Global Markets React to Economic Trends and Political Shifts

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On Friday, markets in the Asia-Pacific region attempted a rebound, with Australian stocks bouncing back from a one-year low in the previous session. Investors continued to process new inflation data. Meanwhile, European stocks are expected to open slightly higher as investors remain cautious due to earnings and the state of the global economy.
Chinese state media reported that former premier Li Keqiang passed away at the age of 68. Data released by the government shows that China's industrial profits fell in the first nine months compared to the previous year.
In Australia, government data released on Friday revealed that producer prices rose at a faster pace during the third quarter. The country's PPI recorded a 1.8% increase quarter-on-quarter, a significant jump from the previous quarter's 0.5% rise.
In Tokyo, the headline inflation rate for October came in at 3.3%, a faster rate of growth compared to the 2.8% seen in September. Core inflation, which excludes fresh food prices, stood at 2.7%, slightly higher than the 2.5% expected by economists polled by Reuters.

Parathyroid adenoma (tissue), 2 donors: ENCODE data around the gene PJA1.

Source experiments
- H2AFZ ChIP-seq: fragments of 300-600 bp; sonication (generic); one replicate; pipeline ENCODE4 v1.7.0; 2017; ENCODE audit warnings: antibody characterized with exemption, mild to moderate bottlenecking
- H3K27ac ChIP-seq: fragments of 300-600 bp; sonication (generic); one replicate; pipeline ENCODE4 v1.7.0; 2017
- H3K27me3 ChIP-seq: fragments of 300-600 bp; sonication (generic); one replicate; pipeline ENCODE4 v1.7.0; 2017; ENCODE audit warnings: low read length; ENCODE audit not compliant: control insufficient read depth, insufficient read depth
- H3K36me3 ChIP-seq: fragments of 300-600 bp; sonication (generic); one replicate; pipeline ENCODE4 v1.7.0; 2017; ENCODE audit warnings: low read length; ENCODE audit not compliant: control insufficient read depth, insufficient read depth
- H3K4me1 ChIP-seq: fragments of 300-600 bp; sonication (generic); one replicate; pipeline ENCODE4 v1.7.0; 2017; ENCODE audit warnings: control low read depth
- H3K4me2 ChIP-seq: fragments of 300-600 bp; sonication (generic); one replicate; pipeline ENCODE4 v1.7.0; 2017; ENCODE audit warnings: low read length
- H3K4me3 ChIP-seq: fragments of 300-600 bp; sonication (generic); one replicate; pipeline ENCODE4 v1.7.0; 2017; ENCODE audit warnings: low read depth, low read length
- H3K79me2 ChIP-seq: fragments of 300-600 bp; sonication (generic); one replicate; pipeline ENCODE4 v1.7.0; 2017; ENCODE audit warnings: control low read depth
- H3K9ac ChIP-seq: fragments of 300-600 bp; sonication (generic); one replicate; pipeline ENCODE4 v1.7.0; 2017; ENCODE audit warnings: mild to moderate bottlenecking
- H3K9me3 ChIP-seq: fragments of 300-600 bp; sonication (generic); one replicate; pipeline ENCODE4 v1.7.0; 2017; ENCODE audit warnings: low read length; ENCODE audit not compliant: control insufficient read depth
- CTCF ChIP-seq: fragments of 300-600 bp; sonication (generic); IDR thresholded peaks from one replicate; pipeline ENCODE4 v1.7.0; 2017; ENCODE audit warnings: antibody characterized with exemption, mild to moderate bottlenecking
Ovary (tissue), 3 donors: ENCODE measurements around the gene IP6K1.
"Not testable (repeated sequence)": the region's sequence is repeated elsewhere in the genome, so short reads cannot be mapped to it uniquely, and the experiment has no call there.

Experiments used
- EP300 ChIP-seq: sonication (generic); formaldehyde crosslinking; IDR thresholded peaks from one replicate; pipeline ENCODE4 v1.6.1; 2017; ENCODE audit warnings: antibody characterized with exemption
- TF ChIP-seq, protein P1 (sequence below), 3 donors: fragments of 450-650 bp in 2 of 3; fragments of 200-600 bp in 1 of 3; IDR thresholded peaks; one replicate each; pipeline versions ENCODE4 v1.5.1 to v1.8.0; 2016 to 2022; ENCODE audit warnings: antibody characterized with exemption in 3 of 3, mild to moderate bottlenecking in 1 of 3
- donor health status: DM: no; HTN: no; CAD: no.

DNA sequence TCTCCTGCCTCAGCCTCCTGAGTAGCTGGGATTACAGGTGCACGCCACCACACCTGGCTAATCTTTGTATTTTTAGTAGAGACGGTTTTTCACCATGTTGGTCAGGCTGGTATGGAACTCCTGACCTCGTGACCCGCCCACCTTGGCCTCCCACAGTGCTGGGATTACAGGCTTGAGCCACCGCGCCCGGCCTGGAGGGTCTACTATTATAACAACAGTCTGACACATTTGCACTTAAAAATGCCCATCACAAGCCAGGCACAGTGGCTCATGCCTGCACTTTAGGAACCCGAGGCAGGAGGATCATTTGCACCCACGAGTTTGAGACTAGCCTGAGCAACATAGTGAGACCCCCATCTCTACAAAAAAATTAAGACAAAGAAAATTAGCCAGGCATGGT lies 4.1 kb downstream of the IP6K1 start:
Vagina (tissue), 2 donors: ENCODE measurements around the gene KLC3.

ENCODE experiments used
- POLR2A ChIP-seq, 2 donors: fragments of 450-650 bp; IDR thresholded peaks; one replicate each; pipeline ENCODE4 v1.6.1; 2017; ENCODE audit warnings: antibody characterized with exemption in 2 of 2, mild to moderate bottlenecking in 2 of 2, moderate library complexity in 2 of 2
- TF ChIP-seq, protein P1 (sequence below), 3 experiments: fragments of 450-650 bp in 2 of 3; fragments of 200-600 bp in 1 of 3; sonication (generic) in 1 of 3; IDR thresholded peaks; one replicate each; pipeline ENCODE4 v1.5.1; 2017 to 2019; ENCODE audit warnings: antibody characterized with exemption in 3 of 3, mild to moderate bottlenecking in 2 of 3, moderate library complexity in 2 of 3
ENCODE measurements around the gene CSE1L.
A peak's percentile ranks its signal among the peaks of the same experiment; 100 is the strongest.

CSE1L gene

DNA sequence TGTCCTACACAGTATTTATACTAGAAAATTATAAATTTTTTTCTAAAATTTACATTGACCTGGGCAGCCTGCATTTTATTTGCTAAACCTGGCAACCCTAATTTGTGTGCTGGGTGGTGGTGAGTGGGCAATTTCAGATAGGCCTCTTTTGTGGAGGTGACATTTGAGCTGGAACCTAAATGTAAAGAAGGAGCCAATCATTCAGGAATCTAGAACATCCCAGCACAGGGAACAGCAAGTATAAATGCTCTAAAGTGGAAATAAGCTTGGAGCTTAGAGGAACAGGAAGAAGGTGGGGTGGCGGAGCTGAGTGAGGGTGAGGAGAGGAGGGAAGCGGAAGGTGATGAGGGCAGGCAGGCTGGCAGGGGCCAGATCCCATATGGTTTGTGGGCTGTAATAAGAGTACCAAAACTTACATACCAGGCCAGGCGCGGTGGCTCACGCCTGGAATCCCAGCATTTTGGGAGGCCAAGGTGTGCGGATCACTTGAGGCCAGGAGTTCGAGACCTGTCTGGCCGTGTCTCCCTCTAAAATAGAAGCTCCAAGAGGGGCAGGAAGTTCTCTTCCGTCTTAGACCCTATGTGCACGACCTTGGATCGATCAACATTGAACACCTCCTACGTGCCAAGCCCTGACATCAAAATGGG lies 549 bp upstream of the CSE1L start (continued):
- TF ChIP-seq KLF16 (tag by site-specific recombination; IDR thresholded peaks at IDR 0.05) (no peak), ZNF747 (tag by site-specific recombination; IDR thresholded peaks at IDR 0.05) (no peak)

The European Central Bank (ECB) maintained its interest rates at their current levels on Thursday following a series of 10 rate hikes. ECB President Christine Lagarde clarified that the bank had not deliberated on the timing of the initial rate reduction, considering such a move as "totally premature."
The U.S. GDP expanded by an annualized rate of 4.9% in the third quarter, surpassing the Dow Jones forecast of 4.7% growth. This is an improvement from the 2.1% growth seen in the second quarter, indicating economic resilience despite the Federal Reserve's efforts to control inflation.
On Friday, the U.S. personal consumption expenditures reading, which is the Federal Reserve's preferred inflation gauge, is set to be released.
 
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